The long awaited Freedom of Information Act will finally come into force in September, almost four years after it was approved in Parliament.

Although parts of the Act were introduced in 2009 and 2010, the bulk of the law was frozen until hundreds of government employees could be properly trained to handle public requests for information.

Justice Minister Chris Said yesterday committed to publishing a legal notice before next week stipulating that the entire Act must be brought into force on September 1.

This would set a clear deadline so that any preparations that still need to be done would have a definitive conclusion date, he added.

“The implementation of this Act is not easy. It is totally new for Malta that whoever wants can ask for information from any public entity,” he said.

Giving a round-up of his work in the Justice, Family and Public Dialogue Ministry, Dr Said also gave details of other Bills that have seen countless delays.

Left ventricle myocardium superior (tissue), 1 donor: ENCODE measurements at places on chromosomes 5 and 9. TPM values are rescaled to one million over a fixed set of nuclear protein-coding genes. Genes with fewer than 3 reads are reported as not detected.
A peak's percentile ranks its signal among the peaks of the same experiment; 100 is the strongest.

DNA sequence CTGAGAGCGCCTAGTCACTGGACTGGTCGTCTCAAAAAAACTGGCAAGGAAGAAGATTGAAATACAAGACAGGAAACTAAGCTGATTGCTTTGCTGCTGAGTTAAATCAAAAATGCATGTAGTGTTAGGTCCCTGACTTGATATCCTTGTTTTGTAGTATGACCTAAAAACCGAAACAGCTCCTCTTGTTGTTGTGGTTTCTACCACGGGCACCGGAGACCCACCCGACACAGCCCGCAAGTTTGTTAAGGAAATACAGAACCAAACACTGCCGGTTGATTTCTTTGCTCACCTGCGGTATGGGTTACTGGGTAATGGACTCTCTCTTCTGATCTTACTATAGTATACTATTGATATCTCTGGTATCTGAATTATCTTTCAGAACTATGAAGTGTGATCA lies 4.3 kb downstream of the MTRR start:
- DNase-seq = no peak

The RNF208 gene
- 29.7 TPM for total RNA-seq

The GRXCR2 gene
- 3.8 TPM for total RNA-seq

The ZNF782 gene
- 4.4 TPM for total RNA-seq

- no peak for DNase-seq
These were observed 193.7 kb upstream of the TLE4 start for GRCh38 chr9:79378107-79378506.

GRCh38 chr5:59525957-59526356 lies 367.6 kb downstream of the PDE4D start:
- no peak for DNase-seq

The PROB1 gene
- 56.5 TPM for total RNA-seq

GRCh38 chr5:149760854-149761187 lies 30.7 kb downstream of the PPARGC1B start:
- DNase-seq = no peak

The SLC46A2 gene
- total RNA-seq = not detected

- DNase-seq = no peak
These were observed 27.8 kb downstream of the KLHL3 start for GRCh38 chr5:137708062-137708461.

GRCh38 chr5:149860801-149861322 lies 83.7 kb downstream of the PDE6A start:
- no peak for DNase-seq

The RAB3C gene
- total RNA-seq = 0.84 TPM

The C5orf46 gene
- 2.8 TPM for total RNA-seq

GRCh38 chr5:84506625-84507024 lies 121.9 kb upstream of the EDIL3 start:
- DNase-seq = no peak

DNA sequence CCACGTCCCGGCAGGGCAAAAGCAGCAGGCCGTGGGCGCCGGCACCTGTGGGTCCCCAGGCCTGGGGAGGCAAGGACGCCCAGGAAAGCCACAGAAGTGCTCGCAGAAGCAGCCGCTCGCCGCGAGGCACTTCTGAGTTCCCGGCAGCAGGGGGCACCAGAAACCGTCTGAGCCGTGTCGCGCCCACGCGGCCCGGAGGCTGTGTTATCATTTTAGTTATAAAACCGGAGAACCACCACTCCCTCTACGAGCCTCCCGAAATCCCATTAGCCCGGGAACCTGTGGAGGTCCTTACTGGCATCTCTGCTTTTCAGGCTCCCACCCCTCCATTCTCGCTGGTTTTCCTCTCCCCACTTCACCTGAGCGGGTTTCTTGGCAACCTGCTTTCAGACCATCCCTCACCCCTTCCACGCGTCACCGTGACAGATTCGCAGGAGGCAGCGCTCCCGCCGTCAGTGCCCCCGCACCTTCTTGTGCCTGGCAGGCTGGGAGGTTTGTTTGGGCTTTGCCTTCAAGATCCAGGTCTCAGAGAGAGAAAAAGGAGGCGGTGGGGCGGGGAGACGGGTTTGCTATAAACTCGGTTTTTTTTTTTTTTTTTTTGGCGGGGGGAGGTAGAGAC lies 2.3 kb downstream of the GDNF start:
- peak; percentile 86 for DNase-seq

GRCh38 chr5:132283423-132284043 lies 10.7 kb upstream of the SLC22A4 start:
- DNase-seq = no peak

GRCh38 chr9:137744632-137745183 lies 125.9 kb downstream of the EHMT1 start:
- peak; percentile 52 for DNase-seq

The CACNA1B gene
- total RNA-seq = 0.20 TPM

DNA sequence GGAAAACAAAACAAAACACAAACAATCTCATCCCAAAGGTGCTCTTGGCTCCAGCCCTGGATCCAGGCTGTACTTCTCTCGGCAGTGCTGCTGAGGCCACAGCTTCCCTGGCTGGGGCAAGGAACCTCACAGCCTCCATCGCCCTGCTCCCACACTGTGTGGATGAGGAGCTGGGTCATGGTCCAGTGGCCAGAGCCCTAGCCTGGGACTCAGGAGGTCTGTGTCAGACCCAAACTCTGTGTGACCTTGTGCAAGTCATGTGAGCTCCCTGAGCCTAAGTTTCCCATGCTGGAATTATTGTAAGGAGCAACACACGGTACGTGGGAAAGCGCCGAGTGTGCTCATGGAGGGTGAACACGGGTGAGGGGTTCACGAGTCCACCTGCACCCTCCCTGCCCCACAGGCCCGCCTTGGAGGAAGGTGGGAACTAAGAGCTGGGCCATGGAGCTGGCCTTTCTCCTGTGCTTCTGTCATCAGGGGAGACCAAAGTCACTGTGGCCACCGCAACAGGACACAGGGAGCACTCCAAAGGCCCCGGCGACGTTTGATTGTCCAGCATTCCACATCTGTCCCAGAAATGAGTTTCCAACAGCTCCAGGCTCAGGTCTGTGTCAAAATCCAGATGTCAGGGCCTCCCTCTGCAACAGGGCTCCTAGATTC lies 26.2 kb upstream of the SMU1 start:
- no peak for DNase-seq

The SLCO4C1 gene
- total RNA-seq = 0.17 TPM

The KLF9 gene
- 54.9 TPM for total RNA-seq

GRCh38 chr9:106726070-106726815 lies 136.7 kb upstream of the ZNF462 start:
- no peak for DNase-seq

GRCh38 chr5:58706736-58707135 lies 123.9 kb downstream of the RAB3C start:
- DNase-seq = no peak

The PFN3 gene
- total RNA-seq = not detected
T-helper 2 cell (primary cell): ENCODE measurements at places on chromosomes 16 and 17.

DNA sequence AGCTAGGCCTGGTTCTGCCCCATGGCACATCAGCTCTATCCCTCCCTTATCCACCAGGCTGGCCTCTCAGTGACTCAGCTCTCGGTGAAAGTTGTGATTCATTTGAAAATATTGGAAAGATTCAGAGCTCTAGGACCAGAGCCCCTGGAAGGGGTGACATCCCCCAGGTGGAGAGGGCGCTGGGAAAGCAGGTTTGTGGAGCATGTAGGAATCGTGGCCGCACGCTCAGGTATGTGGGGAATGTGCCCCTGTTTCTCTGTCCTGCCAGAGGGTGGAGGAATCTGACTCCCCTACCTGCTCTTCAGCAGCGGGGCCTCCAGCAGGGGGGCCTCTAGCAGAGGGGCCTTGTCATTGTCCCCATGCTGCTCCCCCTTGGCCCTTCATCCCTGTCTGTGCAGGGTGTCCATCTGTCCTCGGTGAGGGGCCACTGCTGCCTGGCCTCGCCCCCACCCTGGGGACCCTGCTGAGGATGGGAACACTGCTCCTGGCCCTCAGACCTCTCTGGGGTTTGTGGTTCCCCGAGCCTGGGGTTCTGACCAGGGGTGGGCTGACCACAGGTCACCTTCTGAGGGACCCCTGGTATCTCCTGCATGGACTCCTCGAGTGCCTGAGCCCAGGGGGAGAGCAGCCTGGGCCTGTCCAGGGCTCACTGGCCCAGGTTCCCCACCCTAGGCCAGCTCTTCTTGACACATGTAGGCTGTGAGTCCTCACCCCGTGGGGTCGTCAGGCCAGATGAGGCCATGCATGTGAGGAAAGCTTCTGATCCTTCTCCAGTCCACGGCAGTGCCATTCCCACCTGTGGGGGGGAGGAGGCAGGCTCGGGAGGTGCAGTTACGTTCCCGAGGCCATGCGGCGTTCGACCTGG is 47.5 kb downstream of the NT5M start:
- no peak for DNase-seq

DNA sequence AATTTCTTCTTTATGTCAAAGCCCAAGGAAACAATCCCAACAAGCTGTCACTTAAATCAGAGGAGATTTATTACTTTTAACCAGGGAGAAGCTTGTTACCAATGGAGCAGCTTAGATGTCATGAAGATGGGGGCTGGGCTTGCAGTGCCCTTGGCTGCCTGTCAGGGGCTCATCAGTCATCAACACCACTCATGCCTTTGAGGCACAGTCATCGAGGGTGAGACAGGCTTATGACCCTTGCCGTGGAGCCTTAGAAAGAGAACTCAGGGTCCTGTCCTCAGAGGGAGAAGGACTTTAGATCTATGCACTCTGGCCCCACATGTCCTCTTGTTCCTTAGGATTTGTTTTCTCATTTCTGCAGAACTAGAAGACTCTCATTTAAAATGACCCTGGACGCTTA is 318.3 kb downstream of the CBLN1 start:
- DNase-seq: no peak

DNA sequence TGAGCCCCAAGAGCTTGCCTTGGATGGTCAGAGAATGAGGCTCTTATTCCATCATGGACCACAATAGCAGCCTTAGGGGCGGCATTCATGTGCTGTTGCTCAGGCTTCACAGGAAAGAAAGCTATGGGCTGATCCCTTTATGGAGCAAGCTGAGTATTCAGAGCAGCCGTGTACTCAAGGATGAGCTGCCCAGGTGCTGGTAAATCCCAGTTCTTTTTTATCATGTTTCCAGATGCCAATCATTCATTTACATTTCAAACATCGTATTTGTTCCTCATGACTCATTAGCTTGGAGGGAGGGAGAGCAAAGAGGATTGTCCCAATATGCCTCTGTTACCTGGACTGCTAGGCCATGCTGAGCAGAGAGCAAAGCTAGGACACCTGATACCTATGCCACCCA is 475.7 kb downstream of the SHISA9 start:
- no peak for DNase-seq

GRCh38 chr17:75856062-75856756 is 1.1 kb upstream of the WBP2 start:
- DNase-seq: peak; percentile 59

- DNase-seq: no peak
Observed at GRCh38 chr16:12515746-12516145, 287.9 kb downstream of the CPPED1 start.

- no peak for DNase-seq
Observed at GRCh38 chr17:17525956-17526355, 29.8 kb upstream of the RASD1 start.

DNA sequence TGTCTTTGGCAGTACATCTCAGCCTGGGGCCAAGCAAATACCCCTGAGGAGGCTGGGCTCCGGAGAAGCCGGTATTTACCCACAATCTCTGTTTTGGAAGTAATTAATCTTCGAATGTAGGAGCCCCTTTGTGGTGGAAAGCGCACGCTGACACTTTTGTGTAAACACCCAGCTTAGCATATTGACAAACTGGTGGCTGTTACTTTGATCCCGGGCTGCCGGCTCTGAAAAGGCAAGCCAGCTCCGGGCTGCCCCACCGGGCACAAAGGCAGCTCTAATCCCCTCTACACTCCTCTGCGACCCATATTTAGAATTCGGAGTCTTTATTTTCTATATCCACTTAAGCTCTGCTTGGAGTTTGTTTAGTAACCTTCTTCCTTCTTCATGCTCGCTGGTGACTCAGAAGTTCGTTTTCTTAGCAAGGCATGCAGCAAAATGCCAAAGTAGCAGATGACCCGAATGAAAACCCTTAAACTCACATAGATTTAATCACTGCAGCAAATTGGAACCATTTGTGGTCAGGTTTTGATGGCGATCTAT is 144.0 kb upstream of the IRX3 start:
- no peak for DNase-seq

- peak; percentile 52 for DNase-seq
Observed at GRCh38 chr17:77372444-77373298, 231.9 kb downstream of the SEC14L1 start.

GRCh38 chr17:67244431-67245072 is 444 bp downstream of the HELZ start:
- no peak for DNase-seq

He said he had reached the April deadline he gave himself to finalise the draft IVF and “civil partnership” laws, but both these still had to be approved by Cabinet and the PN parliamentary group before being submitted to Parliament.

The IVF law is already starting to be discussed by Cabinet, he said, while that on civil partnerships – until recently referred to as the cohabitation law – was yet to be discussed.

Asked if the two Bills would be introduced before the next election, Dr Said was noncommittal and made reference to the ongoing political crisis that has raised questions about the possibility of an early election.

“It depends when the next election is held,” he said. Dr Said also elaborated on the government’s plans to set up a Drugs Court, saying an “interesting proposal” for first-time drug possession offences would soon be issued for public consultation.

The plans were drawn up by the National Commission on the Abuse of Drugs, Alcohol and Other Dependencies and have already been approved by Cabinet.

“Victims” of drug abuse, he said, would be given the choice whether to appear in court or before a board that would provide “help” without tainting their criminal records.

Asked about another highly anticipated law on party financing, Dr Said referred to the Private Member’s Bill recently presented by Nationalist MP Franco Debono. He described this as a “good” Bill that incorporated the work of several experts.

Independent journalism costs money. Support Times of Malta for the price of a coffee.

Support Us